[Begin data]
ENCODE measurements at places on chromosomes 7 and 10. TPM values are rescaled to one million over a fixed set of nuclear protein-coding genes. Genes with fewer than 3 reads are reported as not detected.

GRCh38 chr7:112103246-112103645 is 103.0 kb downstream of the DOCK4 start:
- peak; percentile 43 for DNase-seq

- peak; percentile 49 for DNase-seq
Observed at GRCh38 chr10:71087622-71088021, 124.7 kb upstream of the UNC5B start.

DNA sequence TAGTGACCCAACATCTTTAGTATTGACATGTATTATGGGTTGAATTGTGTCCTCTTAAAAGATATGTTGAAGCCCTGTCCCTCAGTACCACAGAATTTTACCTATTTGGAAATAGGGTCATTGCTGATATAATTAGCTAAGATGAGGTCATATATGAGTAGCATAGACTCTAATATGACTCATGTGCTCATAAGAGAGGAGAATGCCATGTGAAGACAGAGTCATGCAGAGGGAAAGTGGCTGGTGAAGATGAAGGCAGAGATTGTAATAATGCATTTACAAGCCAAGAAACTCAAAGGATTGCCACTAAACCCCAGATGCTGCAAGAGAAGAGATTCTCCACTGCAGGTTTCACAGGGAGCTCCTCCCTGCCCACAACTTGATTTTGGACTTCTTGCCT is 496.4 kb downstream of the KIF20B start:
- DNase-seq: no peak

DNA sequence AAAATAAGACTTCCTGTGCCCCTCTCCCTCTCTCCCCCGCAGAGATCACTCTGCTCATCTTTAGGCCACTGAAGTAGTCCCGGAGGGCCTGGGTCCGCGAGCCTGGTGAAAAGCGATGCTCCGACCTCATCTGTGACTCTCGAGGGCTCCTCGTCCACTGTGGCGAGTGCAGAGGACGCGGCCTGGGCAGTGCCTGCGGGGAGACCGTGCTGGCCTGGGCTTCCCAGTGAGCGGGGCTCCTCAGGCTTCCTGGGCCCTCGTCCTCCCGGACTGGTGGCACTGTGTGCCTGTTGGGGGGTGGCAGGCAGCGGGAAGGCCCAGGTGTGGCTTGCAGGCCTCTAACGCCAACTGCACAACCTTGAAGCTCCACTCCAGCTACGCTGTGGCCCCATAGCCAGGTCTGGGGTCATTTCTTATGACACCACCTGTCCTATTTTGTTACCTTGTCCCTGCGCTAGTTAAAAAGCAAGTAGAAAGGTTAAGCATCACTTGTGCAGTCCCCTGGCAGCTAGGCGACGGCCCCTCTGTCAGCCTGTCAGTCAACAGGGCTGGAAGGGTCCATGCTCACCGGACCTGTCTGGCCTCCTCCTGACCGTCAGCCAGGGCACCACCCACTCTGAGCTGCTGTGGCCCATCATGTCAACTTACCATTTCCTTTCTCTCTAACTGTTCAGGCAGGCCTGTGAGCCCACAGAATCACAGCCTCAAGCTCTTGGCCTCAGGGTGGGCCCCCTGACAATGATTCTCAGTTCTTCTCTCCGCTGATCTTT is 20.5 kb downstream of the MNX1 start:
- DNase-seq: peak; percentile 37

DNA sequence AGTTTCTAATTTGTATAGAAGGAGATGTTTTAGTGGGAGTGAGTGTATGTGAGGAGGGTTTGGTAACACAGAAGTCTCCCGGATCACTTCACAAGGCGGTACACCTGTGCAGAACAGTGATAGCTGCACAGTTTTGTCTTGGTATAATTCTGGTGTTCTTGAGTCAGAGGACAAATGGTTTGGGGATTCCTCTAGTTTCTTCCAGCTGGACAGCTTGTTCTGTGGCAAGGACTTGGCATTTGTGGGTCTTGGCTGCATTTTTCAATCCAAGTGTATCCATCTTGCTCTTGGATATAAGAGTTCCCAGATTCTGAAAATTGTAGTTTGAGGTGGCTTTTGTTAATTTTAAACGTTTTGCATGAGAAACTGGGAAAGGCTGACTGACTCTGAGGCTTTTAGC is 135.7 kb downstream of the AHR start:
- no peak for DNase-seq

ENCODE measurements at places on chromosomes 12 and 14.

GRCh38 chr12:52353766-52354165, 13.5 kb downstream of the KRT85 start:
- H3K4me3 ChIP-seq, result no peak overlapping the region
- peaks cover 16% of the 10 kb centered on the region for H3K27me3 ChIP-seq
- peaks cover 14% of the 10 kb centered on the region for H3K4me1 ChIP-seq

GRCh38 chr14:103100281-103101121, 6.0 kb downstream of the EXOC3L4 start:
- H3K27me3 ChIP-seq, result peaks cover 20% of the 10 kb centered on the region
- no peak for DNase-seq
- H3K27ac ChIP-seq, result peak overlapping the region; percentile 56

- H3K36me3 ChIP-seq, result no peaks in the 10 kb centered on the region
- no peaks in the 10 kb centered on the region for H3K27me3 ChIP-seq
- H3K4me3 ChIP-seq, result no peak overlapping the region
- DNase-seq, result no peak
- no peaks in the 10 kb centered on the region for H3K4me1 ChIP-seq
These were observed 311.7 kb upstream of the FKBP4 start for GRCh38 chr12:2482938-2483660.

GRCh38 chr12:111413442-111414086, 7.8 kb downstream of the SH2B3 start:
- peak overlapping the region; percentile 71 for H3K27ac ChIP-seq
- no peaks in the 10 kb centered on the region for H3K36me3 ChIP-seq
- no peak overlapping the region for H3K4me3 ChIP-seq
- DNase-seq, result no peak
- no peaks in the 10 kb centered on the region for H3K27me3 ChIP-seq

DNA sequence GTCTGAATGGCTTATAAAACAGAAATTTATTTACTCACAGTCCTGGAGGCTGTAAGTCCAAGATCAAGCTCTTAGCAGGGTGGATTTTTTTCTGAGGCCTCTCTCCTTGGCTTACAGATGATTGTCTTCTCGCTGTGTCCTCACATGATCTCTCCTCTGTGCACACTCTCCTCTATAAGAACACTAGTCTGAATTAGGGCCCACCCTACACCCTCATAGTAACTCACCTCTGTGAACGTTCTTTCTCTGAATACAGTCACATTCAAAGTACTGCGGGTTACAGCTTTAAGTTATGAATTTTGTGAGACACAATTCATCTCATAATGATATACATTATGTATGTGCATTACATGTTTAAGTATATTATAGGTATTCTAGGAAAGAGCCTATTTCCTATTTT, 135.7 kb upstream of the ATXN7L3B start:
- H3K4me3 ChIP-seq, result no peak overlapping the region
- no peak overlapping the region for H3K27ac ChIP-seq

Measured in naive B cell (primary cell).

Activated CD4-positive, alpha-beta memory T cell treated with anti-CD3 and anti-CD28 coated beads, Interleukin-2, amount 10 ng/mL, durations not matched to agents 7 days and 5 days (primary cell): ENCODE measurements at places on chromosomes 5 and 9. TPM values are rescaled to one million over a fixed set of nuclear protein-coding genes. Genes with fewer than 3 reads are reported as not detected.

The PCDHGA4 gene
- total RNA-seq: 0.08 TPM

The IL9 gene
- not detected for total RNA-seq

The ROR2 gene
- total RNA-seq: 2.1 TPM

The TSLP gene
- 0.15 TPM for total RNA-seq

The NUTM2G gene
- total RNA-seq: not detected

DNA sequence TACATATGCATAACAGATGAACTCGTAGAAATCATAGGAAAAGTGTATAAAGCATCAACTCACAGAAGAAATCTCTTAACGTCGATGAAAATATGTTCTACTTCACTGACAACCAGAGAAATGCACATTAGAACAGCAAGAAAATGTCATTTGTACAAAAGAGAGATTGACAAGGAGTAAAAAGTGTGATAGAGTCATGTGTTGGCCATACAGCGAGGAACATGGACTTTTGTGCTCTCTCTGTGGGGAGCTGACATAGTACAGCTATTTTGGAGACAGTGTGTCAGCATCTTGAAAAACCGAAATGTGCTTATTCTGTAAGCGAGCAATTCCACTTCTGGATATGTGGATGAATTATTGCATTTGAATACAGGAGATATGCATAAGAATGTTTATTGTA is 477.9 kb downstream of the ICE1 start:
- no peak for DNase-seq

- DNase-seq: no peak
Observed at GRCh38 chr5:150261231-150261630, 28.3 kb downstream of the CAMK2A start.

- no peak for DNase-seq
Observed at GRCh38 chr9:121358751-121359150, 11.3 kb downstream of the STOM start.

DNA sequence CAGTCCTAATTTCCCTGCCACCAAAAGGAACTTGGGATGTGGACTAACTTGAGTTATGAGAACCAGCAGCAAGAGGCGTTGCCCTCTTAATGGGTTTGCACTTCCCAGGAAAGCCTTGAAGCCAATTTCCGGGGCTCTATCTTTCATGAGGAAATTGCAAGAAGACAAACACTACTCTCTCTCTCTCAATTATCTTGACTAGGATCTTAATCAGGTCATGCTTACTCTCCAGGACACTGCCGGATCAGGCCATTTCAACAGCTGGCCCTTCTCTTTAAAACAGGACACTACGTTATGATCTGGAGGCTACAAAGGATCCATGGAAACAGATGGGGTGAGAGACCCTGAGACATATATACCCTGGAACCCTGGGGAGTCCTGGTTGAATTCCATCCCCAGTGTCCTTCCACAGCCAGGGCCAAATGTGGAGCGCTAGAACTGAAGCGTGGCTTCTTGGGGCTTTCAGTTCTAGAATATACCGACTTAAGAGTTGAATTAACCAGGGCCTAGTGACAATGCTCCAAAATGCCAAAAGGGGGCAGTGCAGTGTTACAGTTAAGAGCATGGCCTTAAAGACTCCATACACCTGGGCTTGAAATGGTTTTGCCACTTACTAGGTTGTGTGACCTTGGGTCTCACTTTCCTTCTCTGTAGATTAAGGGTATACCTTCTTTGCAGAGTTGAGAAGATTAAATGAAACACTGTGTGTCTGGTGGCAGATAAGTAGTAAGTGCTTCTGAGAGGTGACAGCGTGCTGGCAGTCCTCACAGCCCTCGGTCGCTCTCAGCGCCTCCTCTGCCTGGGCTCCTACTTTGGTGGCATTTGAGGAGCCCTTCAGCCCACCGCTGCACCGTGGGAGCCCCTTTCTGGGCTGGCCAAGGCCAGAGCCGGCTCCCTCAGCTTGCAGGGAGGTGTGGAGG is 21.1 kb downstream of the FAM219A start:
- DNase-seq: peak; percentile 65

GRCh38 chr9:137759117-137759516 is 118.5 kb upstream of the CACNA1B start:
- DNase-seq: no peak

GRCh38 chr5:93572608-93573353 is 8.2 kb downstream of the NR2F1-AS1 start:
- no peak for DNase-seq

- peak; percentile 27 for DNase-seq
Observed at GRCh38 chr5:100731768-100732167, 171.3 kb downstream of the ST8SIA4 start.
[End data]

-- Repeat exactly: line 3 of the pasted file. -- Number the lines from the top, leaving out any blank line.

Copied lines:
- peak; percentile 43 for DNase-seq